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Let’s face it. IT security is a mess. If that wasn’t obvious from years of high-profile breaches, the recent Equifax tsunami certainly sealed the deal. The only good news on the cybercrime front is that IT managers are asking for help: 47% of IT organizations surveyed in our annual IT Outsourcing Statistics study are increasing their use of outside security services. And all signs point to this as a long-term trend.
As shown in Figure 4 from our full study, IT Security Outsourcing Trends and Customer Experience, only 2% of organizations using security service providers are reducing their outsourcing of this function. Nearly half are increasing their level of outsourcing.
“The Equifax debacle and other high-profile breaches have put security at the top of mind for IT executives,” said Tom Dunlap, director of research for Irvine, Calif.-based Computer Economics. “But the new threats present IT security staffing challenges, because the variety and sophistication of threats require new skills that can be hard to find or even identify. Service providers can be a smart way to tap into the latest skills.”
Other metrics in the full report are also revealing. For instance, the frequency of outsourcing (the number of organizations currently outsourcing security services, entirely or in part) went from 39% in 2016 to 43% in 2017. We think this trend will continue, because of the wider array of threats and the need for more specialized knowledge.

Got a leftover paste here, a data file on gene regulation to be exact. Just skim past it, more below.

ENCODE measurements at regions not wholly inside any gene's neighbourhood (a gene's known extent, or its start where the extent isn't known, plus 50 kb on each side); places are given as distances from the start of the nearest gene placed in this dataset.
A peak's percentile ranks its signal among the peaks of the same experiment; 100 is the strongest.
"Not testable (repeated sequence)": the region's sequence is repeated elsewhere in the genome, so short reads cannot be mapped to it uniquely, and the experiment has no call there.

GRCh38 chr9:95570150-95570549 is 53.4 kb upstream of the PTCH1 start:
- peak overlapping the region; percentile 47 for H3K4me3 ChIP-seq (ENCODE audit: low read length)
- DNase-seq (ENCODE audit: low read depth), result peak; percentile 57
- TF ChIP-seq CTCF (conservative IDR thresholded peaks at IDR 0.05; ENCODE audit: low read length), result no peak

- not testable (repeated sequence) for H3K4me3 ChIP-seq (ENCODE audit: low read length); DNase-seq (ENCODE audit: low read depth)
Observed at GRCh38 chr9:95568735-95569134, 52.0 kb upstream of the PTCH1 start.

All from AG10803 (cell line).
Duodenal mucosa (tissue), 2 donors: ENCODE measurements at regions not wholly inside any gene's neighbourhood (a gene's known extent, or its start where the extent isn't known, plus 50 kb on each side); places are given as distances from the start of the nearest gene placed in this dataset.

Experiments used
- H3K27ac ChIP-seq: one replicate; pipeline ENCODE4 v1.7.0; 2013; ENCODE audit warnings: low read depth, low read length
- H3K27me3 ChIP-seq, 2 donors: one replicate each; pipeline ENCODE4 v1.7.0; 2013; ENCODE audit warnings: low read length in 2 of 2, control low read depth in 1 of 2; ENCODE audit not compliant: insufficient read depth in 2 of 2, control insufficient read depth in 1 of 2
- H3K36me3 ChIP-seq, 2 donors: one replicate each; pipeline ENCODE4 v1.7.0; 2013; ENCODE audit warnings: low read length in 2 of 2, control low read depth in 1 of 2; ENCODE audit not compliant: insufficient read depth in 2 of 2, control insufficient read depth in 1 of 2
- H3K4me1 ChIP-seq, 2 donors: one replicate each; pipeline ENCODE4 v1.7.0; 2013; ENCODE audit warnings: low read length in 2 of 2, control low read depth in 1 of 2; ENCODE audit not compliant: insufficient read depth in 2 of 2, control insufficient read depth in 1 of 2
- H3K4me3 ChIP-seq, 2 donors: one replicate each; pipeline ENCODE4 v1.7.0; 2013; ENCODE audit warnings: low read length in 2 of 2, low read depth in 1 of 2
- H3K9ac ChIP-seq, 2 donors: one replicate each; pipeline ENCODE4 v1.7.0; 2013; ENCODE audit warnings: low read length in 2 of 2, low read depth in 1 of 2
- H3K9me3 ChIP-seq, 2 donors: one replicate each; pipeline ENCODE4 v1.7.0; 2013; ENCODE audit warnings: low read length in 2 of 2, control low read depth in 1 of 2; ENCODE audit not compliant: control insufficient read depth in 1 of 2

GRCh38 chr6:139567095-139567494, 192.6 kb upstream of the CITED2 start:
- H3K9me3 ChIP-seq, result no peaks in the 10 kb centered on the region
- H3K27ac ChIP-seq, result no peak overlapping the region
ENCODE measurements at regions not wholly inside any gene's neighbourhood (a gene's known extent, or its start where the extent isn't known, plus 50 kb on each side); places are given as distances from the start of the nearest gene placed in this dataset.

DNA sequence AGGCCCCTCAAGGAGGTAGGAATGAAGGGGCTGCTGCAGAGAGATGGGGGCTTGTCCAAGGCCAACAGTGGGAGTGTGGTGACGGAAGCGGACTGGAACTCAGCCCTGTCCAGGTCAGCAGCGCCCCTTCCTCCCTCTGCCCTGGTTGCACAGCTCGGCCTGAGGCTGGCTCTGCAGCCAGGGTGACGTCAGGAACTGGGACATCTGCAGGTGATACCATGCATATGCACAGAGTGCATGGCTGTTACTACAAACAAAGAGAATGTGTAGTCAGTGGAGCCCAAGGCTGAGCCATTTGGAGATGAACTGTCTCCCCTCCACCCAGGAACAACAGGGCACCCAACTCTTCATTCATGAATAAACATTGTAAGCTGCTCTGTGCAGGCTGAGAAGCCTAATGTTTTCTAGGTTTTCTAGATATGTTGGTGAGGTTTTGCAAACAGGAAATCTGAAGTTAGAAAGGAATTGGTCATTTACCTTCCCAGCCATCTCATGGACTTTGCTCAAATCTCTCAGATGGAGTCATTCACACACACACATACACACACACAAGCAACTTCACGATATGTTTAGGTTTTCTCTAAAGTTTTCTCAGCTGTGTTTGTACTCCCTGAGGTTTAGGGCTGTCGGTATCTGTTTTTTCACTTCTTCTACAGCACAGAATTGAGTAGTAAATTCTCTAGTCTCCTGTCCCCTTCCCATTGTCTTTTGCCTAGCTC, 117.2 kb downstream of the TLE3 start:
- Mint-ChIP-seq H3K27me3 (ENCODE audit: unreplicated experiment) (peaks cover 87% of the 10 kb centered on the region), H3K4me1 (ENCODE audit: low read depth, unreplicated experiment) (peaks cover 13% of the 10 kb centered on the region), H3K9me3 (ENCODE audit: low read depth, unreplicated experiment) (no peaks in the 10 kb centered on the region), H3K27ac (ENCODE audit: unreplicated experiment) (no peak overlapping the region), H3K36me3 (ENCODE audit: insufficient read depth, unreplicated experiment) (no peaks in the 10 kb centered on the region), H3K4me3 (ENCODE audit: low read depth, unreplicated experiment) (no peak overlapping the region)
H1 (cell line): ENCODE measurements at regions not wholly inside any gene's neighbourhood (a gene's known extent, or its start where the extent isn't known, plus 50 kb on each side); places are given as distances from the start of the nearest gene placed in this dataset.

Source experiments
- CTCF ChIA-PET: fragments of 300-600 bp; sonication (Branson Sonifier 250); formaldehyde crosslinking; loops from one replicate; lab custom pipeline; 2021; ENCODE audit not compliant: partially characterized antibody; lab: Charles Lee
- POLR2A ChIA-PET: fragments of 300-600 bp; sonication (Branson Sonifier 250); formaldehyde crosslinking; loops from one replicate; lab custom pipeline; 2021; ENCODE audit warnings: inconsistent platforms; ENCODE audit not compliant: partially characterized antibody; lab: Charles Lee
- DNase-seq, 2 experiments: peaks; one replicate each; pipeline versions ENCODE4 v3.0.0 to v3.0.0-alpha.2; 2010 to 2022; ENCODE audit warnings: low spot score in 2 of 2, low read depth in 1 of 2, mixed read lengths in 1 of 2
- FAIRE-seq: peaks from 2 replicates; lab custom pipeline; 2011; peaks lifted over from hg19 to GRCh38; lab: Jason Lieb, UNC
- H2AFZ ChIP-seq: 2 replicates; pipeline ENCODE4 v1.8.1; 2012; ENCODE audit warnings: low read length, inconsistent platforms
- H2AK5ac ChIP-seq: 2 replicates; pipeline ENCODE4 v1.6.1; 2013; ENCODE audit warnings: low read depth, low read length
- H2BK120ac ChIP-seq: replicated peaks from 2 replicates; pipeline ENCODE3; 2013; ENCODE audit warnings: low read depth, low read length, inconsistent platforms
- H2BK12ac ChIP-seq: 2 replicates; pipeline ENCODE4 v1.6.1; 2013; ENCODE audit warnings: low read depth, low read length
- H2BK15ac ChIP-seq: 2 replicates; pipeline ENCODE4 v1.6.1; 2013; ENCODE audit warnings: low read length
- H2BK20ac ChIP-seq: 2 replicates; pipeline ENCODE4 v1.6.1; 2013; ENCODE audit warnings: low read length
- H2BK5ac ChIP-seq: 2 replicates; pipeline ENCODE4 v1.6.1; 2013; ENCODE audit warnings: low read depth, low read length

However, there are factors that keep this outsourcing percentage from going through the roof. One is that security is not a discrete function. It is intertwined into other functions such as the network, applications layer, and even end-user support. Organizations cannot outsource all of security to a service provider, because security is a mandate of nearly every IT function. It is easy to hire someone to conduct penetration testing or employee training as an aspect of security, but if an organization outsources network security to a service provider, the in-house network and development staff still has to be highly skilled in security for the organization to be safe. Because of its complexity, security outsourcing will always be a partnership between service providers and internal staff.
In light of the new realities, the full study is designed to help IT executives compare their outsourcing activity and experience with other IT organizations. We present data about the five-year trend in IT security outsourcing. We use three metrics to measure IT security outsourcing activity: how many organizations outsource IT security (frequency), how much of the workload is typically outsourced (level), and the change in the amount of work outsourced (trend). We also measure the cost and service experience of organizations that outsource this function, and determine how outsourcing activity and experience vary by organization size and sector.